True to Revanth Reddy’s words, the media personnel gained access to the high-security sixth floor of the building for the first time for a post-cabinet briefing by ministers D. Sridhar Babu and Ponnam Prabhakar on Thursday night.

Also Read: A Small Coterie, Hubris and Forgetting That the Era of ‘Doras’ Is Over: What Hurt KCR

At Praja Bhavan, three kilometres away, people gathered early on Friday, hoping for the redressal of their grievances. The main security checkpoint which is quite a bit of walking distance was closed. The usual frisking of visitors and noting their personal details was done away with. Instead, several help desks were set up to assist people with the supply of paper and in writing representations.

Revanth Reddy himself had shown up for a brief while and left to the secretariat. He later flew to Delhi to discuss filling up the remaining seven births in the Cabinet with Congress high command. So far, 11 Cabinet berths of permitted 18 have been filled.

In batches, people were allowed to hand over their representations to minister Seethakka. Some sang songs punning on the name of Chandrasekhar Rao and some gave sound bytes to TV channels expressing their anger against the former chief minister. Most of the representations had to do with land disputes, employment, ration cards, government housing, and other welfare measures.

Telangana minister Seethakka receives representations from people during the grievance redressal programme on Friday, December 8, 2023, in Hyderabad. Twitter/@revanth_anumula.

Among those who showed up to submit their representations was a visually impaired person from LB Nagar in Hyderabad, Kothakinda Raghavender, who said he was not getting the 25% pension he was entitled to after the death of his father, an assistant commissioner of police, 13 years ago. He said he had voiced his grievance at various levels but to no avail.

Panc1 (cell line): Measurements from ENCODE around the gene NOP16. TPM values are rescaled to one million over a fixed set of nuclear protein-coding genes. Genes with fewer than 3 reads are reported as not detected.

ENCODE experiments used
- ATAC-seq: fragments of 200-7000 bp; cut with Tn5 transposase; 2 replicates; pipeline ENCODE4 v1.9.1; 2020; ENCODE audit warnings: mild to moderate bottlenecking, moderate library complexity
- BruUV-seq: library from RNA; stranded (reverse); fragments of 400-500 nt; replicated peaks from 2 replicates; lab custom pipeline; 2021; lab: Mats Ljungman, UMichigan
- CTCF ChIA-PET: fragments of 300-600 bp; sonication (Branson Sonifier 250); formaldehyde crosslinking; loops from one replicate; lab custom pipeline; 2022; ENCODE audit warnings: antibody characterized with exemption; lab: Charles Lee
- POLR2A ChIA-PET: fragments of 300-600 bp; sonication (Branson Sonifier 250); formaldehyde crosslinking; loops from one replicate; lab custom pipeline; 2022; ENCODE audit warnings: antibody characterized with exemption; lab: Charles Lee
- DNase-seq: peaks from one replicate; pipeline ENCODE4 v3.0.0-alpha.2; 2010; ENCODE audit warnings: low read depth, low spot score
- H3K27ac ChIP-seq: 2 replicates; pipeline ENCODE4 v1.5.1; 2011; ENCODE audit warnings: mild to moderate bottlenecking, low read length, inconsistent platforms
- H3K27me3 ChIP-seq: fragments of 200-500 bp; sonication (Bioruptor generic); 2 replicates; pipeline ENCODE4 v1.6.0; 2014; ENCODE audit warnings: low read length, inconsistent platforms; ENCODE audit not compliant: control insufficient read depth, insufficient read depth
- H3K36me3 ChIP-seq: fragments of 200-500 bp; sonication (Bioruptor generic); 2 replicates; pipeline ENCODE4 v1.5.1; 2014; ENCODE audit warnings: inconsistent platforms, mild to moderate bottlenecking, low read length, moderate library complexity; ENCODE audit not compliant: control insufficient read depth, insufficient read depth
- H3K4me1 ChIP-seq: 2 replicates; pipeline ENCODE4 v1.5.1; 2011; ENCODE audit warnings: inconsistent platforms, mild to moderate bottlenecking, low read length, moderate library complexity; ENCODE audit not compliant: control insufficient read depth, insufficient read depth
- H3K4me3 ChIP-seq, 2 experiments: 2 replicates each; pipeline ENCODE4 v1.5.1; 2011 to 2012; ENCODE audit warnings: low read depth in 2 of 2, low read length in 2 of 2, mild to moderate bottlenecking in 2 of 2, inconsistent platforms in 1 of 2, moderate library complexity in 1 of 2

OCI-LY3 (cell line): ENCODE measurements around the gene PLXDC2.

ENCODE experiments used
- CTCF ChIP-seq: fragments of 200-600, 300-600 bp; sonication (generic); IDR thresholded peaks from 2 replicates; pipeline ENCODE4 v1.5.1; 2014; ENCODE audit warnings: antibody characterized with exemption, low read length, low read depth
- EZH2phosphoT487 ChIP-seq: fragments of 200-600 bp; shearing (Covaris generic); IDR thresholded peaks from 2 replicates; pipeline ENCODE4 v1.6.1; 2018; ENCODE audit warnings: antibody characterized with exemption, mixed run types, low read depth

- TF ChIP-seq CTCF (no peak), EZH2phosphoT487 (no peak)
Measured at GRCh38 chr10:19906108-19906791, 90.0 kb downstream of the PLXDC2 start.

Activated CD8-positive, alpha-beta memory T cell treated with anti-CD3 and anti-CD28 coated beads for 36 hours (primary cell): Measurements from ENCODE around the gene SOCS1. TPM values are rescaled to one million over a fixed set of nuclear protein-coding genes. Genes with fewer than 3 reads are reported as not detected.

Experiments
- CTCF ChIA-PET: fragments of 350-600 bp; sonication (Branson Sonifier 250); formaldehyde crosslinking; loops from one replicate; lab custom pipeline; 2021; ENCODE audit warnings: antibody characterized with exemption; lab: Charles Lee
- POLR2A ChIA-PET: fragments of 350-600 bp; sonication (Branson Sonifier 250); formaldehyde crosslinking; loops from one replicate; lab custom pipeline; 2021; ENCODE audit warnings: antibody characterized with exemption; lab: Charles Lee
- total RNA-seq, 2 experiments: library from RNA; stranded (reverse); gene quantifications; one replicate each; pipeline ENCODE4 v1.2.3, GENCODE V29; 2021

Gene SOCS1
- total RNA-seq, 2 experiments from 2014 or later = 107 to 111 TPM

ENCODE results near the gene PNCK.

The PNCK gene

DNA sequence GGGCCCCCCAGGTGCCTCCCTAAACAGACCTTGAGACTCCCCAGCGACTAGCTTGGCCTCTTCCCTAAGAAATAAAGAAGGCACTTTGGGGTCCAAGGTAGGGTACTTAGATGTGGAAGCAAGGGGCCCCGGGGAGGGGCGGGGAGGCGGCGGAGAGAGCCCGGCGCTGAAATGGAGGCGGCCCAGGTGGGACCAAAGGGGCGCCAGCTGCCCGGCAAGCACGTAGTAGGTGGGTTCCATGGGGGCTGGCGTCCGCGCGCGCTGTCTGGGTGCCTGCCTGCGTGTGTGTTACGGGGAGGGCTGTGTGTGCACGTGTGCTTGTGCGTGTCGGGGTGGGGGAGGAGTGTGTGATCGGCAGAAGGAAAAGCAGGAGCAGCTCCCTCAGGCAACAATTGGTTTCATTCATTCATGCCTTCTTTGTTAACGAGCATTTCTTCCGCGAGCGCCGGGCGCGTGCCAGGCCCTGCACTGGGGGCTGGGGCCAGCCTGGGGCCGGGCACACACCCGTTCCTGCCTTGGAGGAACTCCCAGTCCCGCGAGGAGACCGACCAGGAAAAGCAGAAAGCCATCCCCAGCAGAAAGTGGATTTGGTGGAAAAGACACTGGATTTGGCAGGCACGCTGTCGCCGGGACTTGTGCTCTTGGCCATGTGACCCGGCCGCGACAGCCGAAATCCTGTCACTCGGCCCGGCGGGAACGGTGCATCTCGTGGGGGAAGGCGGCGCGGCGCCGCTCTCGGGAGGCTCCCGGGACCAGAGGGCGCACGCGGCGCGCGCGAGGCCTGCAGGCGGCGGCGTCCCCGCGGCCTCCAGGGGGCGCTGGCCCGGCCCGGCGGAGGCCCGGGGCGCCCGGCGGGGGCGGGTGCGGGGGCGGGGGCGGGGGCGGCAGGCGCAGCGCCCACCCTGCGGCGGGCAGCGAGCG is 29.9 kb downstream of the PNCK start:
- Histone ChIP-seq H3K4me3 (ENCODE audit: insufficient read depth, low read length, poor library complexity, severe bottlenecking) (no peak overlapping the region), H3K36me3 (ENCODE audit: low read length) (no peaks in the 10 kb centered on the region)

An engineering graduate Methri Das from Narayankhed said his loan application to the government to buy a car for making a living was repeatedly rejected for 10 years. An autorickshaw driver from Charminar, Sharafat Hussain, said he found it difficult to support his family which included, his wife, three sons aged four to eight years, his aged mother and a visually challenged sister. He wanted financial help to buy an autorickshaw. He earned about Rs 400 a day now on a hired vehicle.

There were also hundreds of unemployed youth, infirm people, widows, and disabled persons seeking help.

The redressal of public grievances through such congregations was introduced by late chief minister Y. S. Rajasekhar Reddy and continued later by his successor and Congress leader N. Kiran Kumar Reddy. KCR, however, made no such attempt in the last nine years. His son and former minister K. T. Rama Rao justified it by saying, “It is a systemic failure if the chief minister was to go to the public to hear grievances on ration cards or pensions.” It could be settled at an official level, he said.

The authorities removed the long iron meshing which was used as a barricade to ward off protestors on the main thoroughfare near the complex. The security cover was now limited to regulating traffic in view of the surging crowd of visitors.